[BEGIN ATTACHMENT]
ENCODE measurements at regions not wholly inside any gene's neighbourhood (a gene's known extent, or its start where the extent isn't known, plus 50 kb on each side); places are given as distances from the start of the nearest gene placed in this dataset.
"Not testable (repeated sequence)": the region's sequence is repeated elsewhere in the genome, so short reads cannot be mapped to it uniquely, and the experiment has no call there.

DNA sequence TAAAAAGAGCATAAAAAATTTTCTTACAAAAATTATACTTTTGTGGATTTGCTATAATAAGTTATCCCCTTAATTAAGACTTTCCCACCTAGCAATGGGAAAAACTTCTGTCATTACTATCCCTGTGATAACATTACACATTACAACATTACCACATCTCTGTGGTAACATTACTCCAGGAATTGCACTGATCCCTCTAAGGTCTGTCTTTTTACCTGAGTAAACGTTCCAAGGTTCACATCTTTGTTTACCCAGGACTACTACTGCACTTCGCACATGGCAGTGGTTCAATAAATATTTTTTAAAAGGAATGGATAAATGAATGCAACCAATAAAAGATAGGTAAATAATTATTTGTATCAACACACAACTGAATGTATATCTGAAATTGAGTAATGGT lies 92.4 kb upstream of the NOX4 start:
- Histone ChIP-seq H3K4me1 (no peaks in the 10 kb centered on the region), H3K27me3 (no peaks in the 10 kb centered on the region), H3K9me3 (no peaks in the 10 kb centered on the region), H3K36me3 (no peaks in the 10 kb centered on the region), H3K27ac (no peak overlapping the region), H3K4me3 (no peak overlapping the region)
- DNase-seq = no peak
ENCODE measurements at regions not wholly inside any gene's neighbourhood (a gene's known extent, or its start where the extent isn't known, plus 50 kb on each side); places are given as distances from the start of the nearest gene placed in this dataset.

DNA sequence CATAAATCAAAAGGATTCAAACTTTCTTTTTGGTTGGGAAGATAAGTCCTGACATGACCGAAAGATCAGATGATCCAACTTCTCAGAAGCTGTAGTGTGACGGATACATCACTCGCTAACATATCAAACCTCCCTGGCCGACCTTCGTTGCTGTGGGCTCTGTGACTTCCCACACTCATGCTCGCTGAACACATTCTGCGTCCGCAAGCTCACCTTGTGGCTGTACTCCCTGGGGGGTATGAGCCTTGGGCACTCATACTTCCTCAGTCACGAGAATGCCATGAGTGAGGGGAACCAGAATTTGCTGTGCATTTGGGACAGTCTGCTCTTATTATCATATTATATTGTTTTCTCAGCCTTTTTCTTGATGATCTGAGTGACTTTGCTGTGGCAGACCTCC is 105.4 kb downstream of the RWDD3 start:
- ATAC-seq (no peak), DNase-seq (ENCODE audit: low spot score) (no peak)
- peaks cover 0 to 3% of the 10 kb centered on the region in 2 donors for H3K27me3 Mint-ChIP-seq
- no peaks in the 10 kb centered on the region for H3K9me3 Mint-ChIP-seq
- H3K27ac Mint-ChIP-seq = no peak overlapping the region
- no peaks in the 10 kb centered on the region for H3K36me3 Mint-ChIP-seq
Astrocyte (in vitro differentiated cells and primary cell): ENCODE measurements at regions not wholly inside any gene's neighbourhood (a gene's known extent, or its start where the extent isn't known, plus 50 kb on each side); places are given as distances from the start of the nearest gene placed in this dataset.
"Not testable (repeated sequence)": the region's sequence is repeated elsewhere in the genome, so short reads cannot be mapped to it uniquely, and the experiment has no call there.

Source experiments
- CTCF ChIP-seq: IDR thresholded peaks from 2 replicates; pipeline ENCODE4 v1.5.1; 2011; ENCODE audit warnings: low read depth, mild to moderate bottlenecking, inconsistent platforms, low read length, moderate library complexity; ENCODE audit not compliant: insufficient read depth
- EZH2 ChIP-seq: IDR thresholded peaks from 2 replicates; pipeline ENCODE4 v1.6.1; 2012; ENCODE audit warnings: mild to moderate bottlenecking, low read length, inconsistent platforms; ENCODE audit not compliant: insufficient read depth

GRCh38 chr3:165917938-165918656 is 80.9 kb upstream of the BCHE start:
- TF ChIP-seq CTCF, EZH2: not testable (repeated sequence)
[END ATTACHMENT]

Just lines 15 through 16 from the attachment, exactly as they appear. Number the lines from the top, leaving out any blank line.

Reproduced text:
Source experiments
- CTCF ChIP-seq: IDR thresholded peaks from 2 replicates; pipeline ENCODE4 v1.5.1; 2011; ENCODE audit warnings: low read depth, mild to moderate bottlenecking, inconsistent platforms, low read length, moderate library complexity; ENCODE audit not compliant: insufficient read depth